Professor Debra Humphris on perspective, privilege and the prime minister

University Business interviews the University of Brighton vice-chancellor about her career and worldview


Thoughtful, considered and courteous, Professor Deborah Humphris has been vice-chancellor at the University of Brighton since 2015 – a job she describes as an “extraordinary privilege”. What has brought her to this point in career? How has she driven her institution through the pandemic? And what does she think about the issues facing the higher education sector right now?


On her nursing background:

I spent most of my childhood thinking, the last thing I want to be as a nurse like my mum. But when you foul up your A-levels, you’ve got to find something else to do. At a young age, 18, I got exposed to all of human life and death. It just gave you a sense of perspective about life.

On leaving Imperial College for the University of Brighton:

I remember distinctly the moment – sitting at a desk, signing off all these scholarships for students who had come from probably quite reasonably privileged roots anyway. And it just felt, you know, here I am. My parents didn’t go to university. My younger brother was the first to go to university in our family. And in terms of my core values about helping others, about enabling people to succeed… It just felt like if there was an opportunity to exercise my leadership in a different place, that was probably more aligned with my values, that would seem more appropriate for me.

On support for LGBTQ+ students and staff:

There are people who are profoundly and utterly wonderfully tolerant, engaging and supportive of diversity and all the richness that brings to society. And there are other people in society who’re less so. We have to work every day in universities to address the issues that are just reflecting through from society into our communities. My ambition is that we should be better. We should always be better. There will always be challenges there. My first act as vice-chancellor was to take over chairing the equality and diversity committee, and I will continue to do so until my last day as vice-chancellor. That was a warning.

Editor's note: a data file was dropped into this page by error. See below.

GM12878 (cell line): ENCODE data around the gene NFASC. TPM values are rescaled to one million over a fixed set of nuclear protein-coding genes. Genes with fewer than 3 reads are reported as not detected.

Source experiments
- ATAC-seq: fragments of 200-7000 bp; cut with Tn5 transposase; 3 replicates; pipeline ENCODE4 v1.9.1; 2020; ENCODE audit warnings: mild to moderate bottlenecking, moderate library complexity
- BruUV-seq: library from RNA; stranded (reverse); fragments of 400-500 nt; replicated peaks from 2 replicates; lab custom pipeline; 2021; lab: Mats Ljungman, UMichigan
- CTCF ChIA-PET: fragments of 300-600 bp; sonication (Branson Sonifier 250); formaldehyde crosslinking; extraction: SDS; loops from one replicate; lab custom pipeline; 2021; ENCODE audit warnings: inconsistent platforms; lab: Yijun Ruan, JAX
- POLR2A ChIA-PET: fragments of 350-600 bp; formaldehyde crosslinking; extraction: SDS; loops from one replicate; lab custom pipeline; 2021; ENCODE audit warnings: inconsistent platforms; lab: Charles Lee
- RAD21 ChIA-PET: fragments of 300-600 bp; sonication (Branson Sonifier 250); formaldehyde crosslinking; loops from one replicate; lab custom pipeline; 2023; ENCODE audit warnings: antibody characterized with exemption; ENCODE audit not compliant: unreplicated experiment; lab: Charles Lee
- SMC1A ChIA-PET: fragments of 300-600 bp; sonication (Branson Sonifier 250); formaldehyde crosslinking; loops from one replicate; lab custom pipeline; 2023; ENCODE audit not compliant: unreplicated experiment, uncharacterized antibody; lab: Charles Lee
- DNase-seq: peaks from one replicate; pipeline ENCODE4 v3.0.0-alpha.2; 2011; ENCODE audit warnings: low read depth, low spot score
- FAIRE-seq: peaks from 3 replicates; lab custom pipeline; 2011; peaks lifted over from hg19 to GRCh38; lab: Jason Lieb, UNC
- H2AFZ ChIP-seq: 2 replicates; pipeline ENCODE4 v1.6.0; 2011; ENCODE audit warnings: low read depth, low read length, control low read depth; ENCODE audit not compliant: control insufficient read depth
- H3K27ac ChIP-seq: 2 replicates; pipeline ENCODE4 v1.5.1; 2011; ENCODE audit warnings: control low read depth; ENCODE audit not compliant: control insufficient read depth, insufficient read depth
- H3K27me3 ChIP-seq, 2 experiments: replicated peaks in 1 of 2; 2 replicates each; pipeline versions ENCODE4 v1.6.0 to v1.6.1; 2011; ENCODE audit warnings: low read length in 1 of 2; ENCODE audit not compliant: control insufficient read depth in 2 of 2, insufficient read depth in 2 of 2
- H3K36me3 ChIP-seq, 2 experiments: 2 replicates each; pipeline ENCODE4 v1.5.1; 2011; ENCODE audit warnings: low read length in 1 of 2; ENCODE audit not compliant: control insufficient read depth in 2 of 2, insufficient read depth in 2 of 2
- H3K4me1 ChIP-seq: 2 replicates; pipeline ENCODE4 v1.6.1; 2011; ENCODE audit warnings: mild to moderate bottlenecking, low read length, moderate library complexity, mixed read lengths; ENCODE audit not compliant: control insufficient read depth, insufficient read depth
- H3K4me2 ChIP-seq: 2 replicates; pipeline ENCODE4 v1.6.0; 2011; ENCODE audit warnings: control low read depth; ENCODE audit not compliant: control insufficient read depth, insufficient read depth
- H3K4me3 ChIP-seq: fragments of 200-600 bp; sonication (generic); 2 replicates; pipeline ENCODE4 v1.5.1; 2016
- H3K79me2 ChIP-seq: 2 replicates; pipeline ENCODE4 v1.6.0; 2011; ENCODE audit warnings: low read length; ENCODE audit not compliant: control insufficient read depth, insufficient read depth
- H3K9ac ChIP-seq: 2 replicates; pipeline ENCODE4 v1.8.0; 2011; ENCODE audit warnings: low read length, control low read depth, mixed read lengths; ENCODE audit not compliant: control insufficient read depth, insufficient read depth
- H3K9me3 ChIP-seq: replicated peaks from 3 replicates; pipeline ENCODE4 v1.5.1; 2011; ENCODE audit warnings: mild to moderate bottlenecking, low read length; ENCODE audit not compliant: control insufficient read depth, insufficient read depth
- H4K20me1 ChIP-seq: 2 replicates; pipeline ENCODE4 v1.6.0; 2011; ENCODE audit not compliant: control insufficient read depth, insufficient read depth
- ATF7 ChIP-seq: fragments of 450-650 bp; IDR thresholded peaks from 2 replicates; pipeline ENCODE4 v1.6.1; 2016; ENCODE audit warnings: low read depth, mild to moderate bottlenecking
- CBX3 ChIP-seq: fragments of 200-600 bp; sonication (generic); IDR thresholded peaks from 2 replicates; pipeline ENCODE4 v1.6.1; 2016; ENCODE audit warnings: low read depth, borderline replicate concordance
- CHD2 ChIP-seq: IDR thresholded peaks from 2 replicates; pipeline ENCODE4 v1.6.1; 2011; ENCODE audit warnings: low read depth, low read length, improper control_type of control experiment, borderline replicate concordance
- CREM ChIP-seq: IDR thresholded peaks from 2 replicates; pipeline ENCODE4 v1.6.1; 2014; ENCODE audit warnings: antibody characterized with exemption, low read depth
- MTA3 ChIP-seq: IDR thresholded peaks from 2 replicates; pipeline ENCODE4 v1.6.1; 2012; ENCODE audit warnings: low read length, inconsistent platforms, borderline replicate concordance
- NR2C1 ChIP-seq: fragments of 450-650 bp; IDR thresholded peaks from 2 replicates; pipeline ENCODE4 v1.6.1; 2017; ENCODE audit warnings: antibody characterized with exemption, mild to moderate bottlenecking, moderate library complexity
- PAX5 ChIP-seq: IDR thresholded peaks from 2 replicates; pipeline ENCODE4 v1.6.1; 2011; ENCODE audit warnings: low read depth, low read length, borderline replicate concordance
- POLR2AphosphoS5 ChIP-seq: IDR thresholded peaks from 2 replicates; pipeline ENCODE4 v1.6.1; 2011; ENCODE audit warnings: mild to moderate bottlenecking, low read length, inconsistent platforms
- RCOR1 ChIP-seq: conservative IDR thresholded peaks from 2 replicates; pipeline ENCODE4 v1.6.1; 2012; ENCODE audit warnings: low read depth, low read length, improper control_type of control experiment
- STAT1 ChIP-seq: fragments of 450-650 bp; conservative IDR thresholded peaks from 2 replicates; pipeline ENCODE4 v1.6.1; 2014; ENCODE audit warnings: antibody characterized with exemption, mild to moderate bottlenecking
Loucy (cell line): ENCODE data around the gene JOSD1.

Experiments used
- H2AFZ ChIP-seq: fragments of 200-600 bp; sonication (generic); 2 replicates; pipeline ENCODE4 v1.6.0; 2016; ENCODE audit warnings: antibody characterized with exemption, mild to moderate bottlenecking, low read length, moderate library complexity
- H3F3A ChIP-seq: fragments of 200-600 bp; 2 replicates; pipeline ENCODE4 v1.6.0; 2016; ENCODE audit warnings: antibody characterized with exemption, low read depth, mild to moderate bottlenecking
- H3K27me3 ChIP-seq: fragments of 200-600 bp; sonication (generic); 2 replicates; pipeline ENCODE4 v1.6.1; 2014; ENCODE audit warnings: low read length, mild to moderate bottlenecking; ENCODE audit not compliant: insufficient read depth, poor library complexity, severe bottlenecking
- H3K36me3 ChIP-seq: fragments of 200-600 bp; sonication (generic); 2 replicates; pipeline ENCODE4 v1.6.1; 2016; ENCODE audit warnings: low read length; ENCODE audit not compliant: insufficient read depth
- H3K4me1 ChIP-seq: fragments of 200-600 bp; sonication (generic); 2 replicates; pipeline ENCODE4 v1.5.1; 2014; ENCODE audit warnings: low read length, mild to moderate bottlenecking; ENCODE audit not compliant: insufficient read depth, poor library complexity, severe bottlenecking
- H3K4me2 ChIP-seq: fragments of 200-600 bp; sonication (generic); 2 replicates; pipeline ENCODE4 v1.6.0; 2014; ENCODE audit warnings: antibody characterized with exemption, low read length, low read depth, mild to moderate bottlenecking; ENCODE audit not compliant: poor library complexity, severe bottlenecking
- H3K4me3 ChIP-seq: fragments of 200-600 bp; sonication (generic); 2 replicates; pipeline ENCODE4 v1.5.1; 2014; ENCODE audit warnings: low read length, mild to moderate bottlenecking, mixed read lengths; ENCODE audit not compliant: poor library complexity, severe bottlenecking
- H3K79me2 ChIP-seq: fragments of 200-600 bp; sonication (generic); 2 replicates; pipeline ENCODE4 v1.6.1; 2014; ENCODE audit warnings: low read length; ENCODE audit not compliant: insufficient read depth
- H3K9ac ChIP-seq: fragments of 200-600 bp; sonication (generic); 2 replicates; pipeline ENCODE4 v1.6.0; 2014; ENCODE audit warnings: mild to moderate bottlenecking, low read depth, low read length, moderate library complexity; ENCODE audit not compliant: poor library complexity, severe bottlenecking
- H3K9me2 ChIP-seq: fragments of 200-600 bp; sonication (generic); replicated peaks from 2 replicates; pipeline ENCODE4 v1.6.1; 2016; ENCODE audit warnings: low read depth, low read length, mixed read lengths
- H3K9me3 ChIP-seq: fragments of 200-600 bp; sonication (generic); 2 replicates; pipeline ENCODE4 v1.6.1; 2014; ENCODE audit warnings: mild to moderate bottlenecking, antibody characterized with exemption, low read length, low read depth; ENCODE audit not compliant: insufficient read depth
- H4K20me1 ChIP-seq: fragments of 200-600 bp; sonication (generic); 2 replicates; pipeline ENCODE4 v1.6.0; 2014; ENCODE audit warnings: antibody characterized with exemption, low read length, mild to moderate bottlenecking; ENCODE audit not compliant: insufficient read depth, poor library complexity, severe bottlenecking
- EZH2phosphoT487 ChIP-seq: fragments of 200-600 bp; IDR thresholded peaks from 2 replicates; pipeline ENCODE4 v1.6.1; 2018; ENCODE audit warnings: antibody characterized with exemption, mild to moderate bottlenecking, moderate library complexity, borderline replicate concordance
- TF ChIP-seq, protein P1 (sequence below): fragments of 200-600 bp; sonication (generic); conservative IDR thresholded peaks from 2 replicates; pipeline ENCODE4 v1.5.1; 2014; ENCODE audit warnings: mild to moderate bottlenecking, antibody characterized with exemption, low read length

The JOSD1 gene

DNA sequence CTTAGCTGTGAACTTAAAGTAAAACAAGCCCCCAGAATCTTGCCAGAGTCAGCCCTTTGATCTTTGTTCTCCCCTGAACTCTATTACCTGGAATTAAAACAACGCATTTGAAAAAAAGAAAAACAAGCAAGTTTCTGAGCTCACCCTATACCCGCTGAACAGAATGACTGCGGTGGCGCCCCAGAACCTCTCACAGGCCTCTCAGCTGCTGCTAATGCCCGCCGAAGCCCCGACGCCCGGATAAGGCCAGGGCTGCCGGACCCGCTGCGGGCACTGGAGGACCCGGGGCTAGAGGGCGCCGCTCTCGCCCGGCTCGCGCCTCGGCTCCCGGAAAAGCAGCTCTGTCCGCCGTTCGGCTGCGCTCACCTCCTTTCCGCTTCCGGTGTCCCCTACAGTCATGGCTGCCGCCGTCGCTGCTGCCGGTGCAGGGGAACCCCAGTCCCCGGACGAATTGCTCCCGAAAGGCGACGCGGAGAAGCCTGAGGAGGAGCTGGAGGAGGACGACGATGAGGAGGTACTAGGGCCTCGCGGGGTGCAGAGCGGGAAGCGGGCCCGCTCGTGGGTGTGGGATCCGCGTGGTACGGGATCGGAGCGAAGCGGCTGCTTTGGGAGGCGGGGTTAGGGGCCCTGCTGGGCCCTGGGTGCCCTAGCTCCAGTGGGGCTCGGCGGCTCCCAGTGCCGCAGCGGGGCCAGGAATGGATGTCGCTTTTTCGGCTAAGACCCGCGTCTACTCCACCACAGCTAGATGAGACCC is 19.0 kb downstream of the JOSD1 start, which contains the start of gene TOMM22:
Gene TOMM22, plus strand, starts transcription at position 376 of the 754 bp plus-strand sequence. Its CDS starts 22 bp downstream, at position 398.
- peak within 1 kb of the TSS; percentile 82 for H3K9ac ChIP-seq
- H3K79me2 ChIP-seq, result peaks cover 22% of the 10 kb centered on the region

On the divide between academic and technical education:

If we want a workforce and economy and a society for the future that embraces all the challenges set out in the interim review then we will need a combination of all of them. I remember working with a colleague at Southampton who was a psychologist. His comment was always, you can make the best machine but if you don’t make the button the right colour the human being won’t push the button.

On freedom of speech:

We need a culture in academic institutions, which is about appropriate and intellectual challenge to ideas and convention. And I think when we cease to hear other views, then we start to close down perspectives. There’s no law that says you can’t be offended.

On Boris Johnson:

It would be really great to genuinely hear from the Prime Minister on a regular basis, or even the Secretary of State, just how proud they are of all the universities in this country. None of us know who’s got the next Sarah Gilbert in their undergraduate cohort, but somebody has.

On vice-chancellors:

It’s not always acceptable to say they are working incredibly hard – you’re the vice-chancellor, you’re paid lots, you should do – but they’re incredibly devoted to their institutions and to their staff and students. I’ve just been so grateful to my colleagues for their advice, their guidance, their support when I’ve when I’ve asked for it and I hope in some way I’ve been able to reach out and support others because it can be a lonely job.

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